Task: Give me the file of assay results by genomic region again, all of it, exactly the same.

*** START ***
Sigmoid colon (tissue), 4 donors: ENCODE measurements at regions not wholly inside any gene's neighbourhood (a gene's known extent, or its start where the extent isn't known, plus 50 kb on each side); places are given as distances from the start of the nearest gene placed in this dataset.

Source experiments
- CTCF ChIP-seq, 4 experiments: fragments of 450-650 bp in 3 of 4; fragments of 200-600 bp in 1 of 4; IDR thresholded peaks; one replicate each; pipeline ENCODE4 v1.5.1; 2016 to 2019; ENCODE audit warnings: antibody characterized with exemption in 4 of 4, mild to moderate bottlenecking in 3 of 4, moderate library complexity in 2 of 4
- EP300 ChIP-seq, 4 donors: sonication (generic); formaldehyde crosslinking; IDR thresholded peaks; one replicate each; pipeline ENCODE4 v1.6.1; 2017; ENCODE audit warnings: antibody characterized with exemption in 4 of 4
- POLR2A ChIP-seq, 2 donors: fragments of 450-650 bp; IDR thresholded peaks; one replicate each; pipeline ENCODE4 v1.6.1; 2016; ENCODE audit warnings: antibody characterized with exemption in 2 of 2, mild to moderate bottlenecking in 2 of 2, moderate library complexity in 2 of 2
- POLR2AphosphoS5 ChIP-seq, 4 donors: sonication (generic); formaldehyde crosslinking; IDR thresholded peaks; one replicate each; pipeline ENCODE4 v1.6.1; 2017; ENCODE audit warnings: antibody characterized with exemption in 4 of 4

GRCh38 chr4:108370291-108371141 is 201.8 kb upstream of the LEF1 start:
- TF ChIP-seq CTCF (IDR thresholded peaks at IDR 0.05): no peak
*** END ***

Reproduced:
Sigmoid colon (tissue), 4 donors: ENCODE measurements at regions not wholly inside any gene's neighbourhood (a gene's known extent, or its start where the extent isn't known, plus 50 kb on each side); places are given as distances from the start of the nearest gene placed in this dataset.

Source experiments
- CTCF ChIP-seq, 4 experiments: fragments of 450-650 bp in 3 of 4; fragments of 200-600 bp in 1 of 4; IDR thresholded peaks; one replicate each; pipeline ENCODE4 v1.5.1; 2016 to 2019; ENCODE audit warnings: antibody characterized with exemption in 4 of 4, mild to moderate bottlenecking in 3 of 4, moderate library complexity in 2 of 4
- EP300 ChIP-seq, 4 donors: sonication (generic); formaldehyde crosslinking; IDR thresholded peaks; one replicate each; pipeline ENCODE4 v1.6.1; 2017; ENCODE audit warnings: antibody characterized with exemption in 4 of 4
- POLR2A ChIP-seq, 2 donors: fragments of 450-650 bp; IDR thresholded peaks; one replicate each; pipeline ENCODE4 v1.6.1; 2016; ENCODE audit warnings: antibody characterized with exemption in 2 of 2, mild to moderate bottlenecking in 2 of 2, moderate library complexity in 2 of 2
- POLR2AphosphoS5 ChIP-seq, 4 donors: sonication (generic); formaldehyde crosslinking; IDR thresholded peaks; one replicate each; pipeline ENCODE4 v1.6.1; 2017; ENCODE audit warnings: antibody characterized with exemption in 4 of 4

GRCh38 chr4:108370291-108371141 is 201.8 kb upstream of the LEF1 start:
- TF ChIP-seq CTCF (IDR thresholded peaks at IDR 0.05): no peak